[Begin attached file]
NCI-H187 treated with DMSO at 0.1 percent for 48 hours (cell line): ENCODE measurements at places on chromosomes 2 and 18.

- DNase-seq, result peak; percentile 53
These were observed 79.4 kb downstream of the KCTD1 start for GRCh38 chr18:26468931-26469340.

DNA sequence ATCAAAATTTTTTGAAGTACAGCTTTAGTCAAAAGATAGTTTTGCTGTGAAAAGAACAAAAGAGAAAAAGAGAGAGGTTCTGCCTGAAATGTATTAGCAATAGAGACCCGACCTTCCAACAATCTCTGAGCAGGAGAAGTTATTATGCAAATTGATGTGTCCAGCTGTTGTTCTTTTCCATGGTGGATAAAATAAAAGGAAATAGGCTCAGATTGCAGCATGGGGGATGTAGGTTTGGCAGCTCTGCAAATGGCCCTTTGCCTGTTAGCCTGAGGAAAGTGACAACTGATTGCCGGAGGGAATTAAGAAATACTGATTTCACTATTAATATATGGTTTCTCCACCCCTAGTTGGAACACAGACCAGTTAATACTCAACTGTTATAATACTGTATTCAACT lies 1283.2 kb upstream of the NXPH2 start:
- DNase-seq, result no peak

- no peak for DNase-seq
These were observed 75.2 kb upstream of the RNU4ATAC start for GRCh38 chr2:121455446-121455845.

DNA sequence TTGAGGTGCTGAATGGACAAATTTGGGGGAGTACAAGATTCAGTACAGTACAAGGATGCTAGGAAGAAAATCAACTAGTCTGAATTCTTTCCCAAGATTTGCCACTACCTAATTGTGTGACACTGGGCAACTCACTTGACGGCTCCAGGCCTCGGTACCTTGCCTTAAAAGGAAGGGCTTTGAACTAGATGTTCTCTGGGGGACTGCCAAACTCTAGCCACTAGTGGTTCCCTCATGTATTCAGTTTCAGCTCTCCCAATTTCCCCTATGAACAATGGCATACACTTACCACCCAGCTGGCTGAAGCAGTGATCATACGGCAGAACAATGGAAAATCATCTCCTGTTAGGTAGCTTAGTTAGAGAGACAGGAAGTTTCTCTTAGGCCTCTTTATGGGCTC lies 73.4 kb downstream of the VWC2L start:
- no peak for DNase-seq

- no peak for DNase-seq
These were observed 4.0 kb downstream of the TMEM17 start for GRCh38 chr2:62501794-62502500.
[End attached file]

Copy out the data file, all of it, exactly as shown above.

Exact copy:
NCI-H187 treated with DMSO at 0.1 percent for 48 hours (cell line): ENCODE measurements at places on chromosomes 2 and 18.

- DNase-seq, result peak; percentile 53
These were observed 79.4 kb downstream of the KCTD1 start for GRCh38 chr18:26468931-26469340.

DNA sequence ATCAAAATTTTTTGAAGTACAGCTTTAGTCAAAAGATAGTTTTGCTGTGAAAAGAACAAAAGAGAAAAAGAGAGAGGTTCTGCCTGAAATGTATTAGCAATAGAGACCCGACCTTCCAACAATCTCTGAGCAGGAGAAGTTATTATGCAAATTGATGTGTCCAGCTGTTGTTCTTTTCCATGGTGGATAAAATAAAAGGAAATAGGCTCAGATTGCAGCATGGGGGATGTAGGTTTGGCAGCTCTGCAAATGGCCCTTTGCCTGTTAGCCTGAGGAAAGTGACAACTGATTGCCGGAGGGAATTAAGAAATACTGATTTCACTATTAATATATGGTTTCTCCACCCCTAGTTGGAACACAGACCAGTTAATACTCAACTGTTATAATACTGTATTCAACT lies 1283.2 kb upstream of the NXPH2 start:
- DNase-seq, result no peak

- no peak for DNase-seq
These were observed 75.2 kb upstream of the RNU4ATAC start for GRCh38 chr2:121455446-121455845.

DNA sequence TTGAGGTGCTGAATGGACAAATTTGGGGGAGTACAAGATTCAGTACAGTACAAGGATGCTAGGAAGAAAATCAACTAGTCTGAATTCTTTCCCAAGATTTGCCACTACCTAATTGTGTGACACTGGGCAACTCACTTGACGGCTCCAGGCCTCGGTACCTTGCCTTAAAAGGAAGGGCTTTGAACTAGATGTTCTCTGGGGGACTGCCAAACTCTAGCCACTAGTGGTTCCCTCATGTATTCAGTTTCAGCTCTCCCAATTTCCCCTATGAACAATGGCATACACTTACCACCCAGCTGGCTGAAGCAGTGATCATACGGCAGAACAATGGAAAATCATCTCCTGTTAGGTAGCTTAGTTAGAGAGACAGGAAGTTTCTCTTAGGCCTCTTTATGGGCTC lies 73.4 kb downstream of the VWC2L start:
- no peak for DNase-seq

- no peak for DNase-seq
These were observed 4.0 kb downstream of the TMEM17 start for GRCh38 chr2:62501794-62502500.